As monuments to white supremacy fall into rubble, explore other monuments inspiring reflective remembrance, and celebrating freedom and solidarity. This is only a small selection. There are many more.
For more than a decade, the San Antonio Center for Peace has published an on-going series of Monday Monument blog posts, highlighting monuments around the world focused on social justice and peace.
The National Memorial for Peace and Justice is the first national memorial dedicated to reflection on America’s history of racial inequality.
The Ark of Return, at the United Nations plaza in New York, invites people everywhere to contemplate the legacy of the slave trade and to fight against racism and prejudice today.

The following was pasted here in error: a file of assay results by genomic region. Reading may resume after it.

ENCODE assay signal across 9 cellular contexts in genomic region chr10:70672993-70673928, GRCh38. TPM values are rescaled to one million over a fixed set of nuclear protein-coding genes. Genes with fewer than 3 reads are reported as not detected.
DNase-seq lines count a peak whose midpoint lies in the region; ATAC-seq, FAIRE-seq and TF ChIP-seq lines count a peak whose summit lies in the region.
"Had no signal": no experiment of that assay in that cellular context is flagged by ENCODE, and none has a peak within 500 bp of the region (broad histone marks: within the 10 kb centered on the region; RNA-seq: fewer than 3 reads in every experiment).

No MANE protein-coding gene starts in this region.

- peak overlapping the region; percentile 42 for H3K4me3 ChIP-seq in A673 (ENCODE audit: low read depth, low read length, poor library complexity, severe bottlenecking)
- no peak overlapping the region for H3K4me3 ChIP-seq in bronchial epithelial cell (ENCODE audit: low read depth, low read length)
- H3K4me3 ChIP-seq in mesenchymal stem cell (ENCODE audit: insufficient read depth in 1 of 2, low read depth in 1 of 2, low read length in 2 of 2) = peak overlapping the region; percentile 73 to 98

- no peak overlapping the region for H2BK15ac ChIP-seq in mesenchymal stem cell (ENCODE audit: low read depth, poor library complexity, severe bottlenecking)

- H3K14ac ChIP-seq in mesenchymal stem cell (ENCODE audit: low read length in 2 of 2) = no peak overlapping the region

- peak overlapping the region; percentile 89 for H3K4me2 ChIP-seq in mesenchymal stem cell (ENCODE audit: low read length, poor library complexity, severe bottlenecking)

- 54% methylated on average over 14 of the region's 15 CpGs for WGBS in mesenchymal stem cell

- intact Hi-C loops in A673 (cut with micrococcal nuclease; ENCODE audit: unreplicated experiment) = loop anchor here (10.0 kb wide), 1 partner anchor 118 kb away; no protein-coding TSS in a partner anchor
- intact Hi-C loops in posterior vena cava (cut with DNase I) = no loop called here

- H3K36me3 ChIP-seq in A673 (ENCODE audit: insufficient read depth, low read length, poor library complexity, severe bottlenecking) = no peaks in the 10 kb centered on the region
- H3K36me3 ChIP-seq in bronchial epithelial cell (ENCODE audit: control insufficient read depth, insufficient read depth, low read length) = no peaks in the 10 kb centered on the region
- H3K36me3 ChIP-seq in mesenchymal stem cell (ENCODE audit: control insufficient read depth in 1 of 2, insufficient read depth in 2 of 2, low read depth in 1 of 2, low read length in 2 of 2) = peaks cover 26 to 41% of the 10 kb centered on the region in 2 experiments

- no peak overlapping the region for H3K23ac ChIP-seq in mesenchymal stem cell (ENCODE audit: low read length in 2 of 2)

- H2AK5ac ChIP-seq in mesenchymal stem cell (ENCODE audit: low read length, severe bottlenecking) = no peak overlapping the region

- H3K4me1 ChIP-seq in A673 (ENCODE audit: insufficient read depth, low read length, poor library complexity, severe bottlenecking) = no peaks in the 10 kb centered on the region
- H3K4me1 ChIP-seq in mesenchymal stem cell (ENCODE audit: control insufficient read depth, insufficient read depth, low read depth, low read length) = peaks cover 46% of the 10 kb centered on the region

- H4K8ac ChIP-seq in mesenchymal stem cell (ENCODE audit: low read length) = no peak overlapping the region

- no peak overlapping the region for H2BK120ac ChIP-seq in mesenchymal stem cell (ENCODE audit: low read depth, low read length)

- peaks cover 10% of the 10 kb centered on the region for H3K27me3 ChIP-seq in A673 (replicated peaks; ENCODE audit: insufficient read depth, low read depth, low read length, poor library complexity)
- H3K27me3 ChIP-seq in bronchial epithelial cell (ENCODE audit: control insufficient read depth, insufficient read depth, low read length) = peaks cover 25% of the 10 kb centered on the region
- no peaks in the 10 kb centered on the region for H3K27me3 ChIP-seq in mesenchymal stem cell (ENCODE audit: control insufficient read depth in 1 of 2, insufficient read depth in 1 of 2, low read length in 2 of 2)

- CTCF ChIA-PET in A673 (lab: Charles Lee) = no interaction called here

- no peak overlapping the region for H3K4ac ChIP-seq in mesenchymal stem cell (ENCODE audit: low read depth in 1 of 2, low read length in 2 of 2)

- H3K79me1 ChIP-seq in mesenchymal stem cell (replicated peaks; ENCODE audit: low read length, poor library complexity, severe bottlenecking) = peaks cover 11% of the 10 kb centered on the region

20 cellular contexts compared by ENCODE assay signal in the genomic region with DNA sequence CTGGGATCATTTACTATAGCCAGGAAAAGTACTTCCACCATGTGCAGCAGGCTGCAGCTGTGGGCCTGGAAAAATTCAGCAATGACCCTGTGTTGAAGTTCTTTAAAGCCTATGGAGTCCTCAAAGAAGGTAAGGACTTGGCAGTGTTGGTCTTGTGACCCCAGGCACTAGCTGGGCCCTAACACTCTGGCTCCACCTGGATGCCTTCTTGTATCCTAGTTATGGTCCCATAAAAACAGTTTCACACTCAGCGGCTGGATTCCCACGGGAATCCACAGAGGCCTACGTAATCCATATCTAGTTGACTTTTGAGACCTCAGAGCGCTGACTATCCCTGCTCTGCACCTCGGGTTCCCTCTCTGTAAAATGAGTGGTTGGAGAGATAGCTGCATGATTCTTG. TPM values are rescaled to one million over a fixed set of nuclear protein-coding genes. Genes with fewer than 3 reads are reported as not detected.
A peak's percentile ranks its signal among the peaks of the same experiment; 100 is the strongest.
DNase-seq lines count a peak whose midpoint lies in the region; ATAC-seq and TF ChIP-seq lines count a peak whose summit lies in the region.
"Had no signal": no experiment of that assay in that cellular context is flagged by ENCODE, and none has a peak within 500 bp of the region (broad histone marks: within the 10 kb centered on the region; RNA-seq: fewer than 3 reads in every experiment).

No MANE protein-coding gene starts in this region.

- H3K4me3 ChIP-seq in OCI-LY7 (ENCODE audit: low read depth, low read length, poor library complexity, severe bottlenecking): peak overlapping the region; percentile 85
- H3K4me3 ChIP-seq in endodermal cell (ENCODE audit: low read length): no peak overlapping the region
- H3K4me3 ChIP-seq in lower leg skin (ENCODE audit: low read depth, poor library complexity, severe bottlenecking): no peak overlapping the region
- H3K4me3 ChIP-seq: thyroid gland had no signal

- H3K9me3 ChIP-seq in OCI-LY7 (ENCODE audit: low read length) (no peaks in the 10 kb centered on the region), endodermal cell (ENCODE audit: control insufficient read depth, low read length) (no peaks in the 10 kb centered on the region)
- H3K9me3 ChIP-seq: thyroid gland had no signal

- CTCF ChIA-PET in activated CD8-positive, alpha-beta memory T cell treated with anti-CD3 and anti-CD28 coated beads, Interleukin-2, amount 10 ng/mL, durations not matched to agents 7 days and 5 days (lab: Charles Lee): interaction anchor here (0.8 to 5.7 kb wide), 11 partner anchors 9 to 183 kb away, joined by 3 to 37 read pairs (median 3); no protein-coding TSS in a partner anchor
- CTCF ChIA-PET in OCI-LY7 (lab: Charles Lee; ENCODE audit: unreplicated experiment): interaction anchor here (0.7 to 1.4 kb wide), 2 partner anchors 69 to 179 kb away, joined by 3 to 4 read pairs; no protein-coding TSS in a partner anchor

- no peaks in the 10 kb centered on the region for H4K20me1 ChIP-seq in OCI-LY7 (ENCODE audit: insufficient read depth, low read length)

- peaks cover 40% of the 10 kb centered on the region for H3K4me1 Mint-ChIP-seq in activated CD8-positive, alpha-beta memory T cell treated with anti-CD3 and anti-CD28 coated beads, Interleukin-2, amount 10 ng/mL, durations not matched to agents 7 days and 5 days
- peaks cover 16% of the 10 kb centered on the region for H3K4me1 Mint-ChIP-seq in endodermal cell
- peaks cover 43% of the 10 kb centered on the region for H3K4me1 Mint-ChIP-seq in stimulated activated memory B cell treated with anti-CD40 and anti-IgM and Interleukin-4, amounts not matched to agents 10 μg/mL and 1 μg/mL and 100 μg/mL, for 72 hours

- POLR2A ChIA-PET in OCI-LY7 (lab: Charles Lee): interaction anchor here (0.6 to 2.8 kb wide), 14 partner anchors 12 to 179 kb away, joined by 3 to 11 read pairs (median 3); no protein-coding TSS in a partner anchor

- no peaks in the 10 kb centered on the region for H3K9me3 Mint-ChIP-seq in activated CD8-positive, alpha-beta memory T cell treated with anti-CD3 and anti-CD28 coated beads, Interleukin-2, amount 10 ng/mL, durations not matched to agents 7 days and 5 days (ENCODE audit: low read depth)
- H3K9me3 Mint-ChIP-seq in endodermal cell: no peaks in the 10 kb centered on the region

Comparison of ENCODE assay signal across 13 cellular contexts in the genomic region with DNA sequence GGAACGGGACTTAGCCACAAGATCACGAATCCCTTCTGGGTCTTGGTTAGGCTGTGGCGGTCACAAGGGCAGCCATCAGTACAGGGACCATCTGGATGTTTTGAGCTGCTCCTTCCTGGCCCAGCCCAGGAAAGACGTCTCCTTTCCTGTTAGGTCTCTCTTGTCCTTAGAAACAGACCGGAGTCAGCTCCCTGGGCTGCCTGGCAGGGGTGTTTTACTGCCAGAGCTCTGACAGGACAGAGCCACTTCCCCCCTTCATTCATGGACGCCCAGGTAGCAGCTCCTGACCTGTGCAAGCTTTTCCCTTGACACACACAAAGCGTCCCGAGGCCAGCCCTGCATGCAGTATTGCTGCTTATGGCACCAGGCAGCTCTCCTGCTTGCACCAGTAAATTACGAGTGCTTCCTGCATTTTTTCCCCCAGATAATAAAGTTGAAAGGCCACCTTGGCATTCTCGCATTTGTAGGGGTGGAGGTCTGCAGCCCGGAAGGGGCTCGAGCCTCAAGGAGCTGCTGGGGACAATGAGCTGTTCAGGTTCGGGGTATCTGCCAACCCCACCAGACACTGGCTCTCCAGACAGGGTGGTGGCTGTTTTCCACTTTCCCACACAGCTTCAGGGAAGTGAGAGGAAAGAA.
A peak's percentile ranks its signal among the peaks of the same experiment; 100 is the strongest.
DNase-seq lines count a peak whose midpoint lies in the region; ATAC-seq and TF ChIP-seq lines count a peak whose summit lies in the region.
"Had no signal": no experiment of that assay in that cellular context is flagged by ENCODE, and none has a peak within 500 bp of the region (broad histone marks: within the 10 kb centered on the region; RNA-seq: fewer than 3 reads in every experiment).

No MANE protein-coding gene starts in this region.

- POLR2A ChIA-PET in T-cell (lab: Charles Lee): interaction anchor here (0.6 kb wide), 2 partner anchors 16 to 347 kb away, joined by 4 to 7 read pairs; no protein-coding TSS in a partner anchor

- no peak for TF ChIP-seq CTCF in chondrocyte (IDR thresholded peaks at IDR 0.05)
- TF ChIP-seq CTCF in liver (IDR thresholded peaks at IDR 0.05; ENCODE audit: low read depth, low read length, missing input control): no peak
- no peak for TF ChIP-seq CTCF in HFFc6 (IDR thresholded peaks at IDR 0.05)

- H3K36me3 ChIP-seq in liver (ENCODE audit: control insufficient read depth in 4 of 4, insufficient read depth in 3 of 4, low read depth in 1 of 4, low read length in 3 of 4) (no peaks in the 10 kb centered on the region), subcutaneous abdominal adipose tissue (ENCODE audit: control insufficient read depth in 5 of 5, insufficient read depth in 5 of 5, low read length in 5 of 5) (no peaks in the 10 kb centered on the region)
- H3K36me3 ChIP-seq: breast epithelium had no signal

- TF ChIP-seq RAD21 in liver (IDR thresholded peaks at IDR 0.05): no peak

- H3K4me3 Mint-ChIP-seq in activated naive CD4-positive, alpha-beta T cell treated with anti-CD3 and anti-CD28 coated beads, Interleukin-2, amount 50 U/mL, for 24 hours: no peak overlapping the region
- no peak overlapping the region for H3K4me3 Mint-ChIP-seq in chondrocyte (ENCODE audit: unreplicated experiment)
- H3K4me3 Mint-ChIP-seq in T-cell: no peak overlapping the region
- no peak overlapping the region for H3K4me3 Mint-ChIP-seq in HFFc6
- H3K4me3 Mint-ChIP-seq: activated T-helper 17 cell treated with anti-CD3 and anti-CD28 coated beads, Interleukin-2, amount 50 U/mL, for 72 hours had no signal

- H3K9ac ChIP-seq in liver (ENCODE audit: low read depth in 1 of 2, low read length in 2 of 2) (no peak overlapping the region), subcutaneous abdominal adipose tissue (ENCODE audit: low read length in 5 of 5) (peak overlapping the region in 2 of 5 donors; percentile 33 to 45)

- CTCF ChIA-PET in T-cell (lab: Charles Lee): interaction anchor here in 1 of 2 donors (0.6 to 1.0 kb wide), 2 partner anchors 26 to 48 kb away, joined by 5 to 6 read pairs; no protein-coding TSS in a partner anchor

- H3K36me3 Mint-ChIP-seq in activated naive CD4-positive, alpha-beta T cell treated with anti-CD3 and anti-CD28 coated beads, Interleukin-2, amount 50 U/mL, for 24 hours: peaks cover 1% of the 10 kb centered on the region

Valongo Wharf Archaeological Site, a UNESCO World Heritage Site, preserves the wharf where 900,000 slaves arrived in Rio de Janerio. It is the most important remaining trace of the arrival of African slaves in the New World.
Monumental AntiRacism, a seminar at Washington University in St. Louis, is spotlighting efforts to create antiracist commemorative monuments.
Peace Form One, honors Ralph Johnson Bunche, the first African-American to win the Nobel Peace Prize.
The Wall of Honor, at Whitney Plantation, serves as a Louisiana Slave Memorial.